Mechanistic Insight into the Heme-independent Interplay between Iron and Carbon Monoxide in CFTR and Slo1 BKCa Channels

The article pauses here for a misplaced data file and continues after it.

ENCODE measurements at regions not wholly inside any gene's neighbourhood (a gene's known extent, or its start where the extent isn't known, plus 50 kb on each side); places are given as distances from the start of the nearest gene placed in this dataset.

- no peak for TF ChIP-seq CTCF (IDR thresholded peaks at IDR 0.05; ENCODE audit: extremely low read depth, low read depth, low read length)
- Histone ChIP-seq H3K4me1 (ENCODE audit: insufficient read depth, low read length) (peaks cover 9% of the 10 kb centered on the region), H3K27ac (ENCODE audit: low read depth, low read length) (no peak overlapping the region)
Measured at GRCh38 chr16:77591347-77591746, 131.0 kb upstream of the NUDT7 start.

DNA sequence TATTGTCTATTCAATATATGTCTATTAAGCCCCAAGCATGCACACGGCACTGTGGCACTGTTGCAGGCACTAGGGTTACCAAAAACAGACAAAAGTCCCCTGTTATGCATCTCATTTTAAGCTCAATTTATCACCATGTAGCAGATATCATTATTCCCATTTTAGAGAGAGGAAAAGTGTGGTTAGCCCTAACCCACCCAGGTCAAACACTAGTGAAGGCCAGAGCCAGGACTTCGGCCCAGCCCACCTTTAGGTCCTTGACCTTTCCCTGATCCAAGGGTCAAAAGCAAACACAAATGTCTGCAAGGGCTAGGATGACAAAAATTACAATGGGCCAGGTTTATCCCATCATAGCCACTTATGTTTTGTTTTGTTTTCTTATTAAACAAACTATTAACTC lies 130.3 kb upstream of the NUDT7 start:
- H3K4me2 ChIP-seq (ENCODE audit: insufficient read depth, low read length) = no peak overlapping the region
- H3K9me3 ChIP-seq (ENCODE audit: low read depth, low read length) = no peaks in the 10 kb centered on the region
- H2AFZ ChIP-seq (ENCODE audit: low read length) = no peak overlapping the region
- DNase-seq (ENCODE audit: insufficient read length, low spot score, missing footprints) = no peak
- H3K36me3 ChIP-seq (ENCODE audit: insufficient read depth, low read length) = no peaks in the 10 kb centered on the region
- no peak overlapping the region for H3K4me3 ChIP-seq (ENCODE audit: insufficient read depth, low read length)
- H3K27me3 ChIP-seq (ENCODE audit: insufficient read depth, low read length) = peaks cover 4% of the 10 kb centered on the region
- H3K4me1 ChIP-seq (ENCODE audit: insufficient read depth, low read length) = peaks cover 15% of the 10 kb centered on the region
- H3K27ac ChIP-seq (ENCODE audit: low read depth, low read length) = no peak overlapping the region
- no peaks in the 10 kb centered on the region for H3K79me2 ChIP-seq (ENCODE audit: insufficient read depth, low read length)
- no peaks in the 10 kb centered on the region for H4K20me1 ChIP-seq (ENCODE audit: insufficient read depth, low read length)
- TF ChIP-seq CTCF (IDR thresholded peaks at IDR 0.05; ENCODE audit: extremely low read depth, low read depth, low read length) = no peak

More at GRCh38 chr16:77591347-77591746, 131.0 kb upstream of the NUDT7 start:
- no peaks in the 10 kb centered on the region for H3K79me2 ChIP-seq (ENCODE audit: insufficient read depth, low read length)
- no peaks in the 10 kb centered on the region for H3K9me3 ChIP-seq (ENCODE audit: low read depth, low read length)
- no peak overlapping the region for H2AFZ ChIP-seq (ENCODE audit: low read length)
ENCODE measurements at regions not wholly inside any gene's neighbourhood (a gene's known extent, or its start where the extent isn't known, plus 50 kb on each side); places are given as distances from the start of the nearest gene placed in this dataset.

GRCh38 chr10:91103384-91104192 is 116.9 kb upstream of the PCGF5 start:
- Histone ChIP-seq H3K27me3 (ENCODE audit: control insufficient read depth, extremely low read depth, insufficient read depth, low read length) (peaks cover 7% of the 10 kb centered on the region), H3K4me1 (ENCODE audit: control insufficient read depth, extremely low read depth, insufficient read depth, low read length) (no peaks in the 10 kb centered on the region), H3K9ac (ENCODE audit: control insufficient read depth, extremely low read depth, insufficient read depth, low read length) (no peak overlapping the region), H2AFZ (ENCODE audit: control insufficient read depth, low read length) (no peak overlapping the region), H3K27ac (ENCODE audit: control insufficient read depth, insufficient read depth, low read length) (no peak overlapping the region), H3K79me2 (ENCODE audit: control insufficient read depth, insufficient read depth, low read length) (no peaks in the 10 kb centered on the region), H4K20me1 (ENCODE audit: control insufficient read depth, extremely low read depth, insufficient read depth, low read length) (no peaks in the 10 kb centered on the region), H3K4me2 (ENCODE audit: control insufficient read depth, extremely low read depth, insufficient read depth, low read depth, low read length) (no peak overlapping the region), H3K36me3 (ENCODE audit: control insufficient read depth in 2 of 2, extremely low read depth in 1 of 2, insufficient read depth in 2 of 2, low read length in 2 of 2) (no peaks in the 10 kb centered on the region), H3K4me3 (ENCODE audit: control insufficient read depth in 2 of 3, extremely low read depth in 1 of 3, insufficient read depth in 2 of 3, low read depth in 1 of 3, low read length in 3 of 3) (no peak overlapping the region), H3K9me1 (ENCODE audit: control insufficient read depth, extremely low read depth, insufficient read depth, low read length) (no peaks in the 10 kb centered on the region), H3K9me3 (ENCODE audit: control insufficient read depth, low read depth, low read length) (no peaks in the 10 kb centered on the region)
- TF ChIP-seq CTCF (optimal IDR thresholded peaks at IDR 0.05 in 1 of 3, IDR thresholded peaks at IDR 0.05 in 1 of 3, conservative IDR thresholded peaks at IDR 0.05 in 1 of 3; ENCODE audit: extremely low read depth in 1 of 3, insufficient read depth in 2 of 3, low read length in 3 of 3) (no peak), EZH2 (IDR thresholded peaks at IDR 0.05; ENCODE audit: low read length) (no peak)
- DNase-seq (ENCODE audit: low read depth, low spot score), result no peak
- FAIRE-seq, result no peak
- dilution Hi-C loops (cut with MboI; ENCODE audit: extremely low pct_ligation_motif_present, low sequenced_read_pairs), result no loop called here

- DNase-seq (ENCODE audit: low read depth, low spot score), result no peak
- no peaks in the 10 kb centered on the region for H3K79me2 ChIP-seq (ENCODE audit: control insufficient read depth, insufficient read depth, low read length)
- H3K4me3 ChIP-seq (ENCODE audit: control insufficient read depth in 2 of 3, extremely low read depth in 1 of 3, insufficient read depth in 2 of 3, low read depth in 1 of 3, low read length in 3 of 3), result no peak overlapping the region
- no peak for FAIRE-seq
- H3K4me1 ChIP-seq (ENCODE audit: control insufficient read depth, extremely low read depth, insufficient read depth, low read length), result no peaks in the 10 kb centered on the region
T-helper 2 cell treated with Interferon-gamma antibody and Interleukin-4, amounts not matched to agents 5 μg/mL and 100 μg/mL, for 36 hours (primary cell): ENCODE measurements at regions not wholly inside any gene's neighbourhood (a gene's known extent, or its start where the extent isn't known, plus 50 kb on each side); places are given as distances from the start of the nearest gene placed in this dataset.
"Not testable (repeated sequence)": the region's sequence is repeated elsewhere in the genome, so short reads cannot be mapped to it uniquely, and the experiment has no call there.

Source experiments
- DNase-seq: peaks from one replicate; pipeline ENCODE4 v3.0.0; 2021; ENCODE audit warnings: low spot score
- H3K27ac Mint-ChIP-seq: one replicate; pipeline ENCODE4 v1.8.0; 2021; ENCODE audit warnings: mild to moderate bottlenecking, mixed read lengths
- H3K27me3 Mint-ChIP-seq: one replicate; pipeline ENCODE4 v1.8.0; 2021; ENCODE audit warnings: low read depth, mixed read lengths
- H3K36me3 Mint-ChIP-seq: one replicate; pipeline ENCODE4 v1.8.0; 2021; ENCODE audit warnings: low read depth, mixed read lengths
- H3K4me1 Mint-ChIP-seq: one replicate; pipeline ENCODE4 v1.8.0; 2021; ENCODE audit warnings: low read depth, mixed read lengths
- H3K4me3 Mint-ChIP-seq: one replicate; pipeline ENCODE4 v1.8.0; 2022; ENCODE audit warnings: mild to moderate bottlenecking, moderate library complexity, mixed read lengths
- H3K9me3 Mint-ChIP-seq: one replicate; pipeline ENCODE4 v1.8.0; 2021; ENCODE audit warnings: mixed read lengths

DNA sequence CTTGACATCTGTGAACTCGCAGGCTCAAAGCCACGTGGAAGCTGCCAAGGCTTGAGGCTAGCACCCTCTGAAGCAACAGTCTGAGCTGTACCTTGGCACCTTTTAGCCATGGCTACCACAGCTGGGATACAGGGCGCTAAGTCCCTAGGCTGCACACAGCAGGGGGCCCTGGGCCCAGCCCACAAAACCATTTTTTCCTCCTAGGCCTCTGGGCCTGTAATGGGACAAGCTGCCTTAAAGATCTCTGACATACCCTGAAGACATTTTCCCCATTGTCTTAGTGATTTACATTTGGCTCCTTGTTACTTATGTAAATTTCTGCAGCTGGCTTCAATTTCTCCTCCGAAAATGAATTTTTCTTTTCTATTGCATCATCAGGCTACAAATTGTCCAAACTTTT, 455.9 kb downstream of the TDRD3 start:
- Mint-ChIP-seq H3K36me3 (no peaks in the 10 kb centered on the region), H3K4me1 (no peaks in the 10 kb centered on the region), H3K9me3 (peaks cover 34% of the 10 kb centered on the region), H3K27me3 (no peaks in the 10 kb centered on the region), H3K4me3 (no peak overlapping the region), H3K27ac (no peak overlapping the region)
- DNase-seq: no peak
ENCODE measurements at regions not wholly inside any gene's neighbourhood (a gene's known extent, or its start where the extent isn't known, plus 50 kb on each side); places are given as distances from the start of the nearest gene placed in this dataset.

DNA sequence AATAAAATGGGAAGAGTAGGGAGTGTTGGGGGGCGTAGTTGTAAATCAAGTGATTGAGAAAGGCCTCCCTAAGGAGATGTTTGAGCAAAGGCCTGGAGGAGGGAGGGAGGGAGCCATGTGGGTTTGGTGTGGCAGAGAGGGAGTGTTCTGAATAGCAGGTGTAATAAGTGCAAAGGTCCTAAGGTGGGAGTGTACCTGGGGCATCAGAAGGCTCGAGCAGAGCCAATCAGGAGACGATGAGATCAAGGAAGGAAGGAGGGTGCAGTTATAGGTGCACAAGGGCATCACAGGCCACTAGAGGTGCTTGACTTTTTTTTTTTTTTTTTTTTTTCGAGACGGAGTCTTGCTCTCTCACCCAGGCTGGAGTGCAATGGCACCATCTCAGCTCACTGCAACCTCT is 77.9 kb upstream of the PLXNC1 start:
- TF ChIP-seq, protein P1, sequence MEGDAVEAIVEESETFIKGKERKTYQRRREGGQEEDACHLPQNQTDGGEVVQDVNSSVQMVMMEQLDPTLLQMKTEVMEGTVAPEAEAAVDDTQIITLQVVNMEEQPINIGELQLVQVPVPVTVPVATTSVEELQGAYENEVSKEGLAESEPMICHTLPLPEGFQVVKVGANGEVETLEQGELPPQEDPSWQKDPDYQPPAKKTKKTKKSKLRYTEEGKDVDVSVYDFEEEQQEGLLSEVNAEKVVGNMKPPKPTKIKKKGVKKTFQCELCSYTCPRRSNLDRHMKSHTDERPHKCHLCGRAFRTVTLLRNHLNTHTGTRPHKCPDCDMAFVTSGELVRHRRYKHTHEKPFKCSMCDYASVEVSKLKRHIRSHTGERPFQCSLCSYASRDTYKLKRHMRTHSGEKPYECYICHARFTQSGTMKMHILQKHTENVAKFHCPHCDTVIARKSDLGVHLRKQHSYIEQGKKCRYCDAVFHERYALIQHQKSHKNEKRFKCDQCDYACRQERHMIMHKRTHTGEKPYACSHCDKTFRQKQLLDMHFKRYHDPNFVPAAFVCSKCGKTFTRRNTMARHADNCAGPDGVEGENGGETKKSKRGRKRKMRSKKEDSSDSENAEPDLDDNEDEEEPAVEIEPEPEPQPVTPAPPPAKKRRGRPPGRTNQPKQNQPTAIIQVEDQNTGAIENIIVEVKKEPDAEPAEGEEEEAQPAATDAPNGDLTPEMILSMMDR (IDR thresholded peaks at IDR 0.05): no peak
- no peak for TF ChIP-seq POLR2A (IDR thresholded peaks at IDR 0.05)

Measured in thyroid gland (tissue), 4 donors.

Ion channels have been extensively reported as an effector of carbon monoxide (CO). However, the mechanisms of heme-independent CO action are still missing. Because most of ion channels are heterologously expressed on human embryonic kidney cells which are cultured in Fe3+-containing media, CO may act as a small and strong iron chelator to disrupt a putative iron bridge in ion channels and thus to tune their activity. In this review CFTR and Slo1 BKCa channels are employed to discuss the possible heme-independent interplay between iron and CO. Our recent studies demonstrated a high-affinity Fe3+ site at the interface between the regulatory domain and intracellular loop 3 of CFTR. Because the binding of Fe3+ to CFTR prevents channel opening, the stimulatory effect of CO on the Cl- and HCO3- currents across the apical membrane of rat distal colon may be due to the release of inhibitive Fe3+ by CO. In contrast, CO repeatedly stimulates the human Slo1 BKCa channel opening possibly by binding to an unknown iron site because cyanide prohibits this heme-independent CO stimulation. Here, in silico research on recent structural data of the slo1 BKCa channels indicates two putative binuclear Fe2+-binding motifs in the gating ring in which CO may compete with protein residues to bind to either Fe2+ bowl to disrupt the Fe2+ bridge but not to release Fe2+ from the channel. Thus, these two new regulation models of CO, iron releasing from and retaining in the ion channel, may have significant and extensive implications for other metalloproteins.